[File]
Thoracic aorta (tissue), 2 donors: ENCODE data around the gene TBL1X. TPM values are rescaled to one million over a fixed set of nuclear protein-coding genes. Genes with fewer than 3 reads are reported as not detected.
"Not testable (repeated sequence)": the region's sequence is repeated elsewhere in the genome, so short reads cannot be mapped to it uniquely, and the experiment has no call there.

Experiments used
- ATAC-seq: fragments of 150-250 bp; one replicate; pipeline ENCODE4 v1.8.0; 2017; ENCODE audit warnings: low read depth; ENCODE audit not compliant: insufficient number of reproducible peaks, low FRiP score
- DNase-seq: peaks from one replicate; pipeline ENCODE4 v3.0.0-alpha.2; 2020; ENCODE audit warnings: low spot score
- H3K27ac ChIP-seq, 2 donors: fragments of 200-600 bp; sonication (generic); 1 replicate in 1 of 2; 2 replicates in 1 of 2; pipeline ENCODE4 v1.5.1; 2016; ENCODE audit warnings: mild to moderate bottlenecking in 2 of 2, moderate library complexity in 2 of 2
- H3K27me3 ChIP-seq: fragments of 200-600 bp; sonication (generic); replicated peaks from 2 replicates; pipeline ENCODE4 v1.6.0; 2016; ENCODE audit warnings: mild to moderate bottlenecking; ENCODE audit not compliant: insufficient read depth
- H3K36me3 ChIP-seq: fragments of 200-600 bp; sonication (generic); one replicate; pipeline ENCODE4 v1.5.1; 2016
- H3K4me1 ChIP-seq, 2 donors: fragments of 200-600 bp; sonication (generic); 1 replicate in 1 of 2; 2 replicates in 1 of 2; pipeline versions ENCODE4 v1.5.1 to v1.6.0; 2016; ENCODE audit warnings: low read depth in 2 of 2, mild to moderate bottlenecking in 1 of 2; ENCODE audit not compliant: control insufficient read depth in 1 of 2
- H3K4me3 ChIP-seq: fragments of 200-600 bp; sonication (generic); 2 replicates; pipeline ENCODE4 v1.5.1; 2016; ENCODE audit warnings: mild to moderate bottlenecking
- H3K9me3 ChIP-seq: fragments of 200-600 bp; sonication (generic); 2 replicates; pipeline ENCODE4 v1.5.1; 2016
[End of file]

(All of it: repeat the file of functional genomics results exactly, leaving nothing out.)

Thoracic aorta (tissue), 2 donors: ENCODE data around the gene TBL1X. TPM values are rescaled to one million over a fixed set of nuclear protein-coding genes. Genes with fewer than 3 reads are reported as not detected.
"Not testable (repeated sequence)": the region's sequence is repeated elsewhere in the genome, so short reads cannot be mapped to it uniquely, and the experiment has no call there.

Experiments used
- ATAC-seq: fragments of 150-250 bp; one replicate; pipeline ENCODE4 v1.8.0; 2017; ENCODE audit warnings: low read depth; ENCODE audit not compliant: insufficient number of reproducible peaks, low FRiP score
- DNase-seq: peaks from one replicate; pipeline ENCODE4 v3.0.0-alpha.2; 2020; ENCODE audit warnings: low spot score
- H3K27ac ChIP-seq, 2 donors: fragments of 200-600 bp; sonication (generic); 1 replicate in 1 of 2; 2 replicates in 1 of 2; pipeline ENCODE4 v1.5.1; 2016; ENCODE audit warnings: mild to moderate bottlenecking in 2 of 2, moderate library complexity in 2 of 2
- H3K27me3 ChIP-seq: fragments of 200-600 bp; sonication (generic); replicated peaks from 2 replicates; pipeline ENCODE4 v1.6.0; 2016; ENCODE audit warnings: mild to moderate bottlenecking; ENCODE audit not compliant: insufficient read depth
- H3K36me3 ChIP-seq: fragments of 200-600 bp; sonication (generic); one replicate; pipeline ENCODE4 v1.5.1; 2016
- H3K4me1 ChIP-seq, 2 donors: fragments of 200-600 bp; sonication (generic); 1 replicate in 1 of 2; 2 replicates in 1 of 2; pipeline versions ENCODE4 v1.5.1 to v1.6.0; 2016; ENCODE audit warnings: low read depth in 2 of 2, mild to moderate bottlenecking in 1 of 2; ENCODE audit not compliant: control insufficient read depth in 1 of 2
- H3K4me3 ChIP-seq: fragments of 200-600 bp; sonication (generic); 2 replicates; pipeline ENCODE4 v1.5.1; 2016; ENCODE audit warnings: mild to moderate bottlenecking
- H3K9me3 ChIP-seq: fragments of 200-600 bp; sonication (generic); 2 replicates; pipeline ENCODE4 v1.5.1; 2016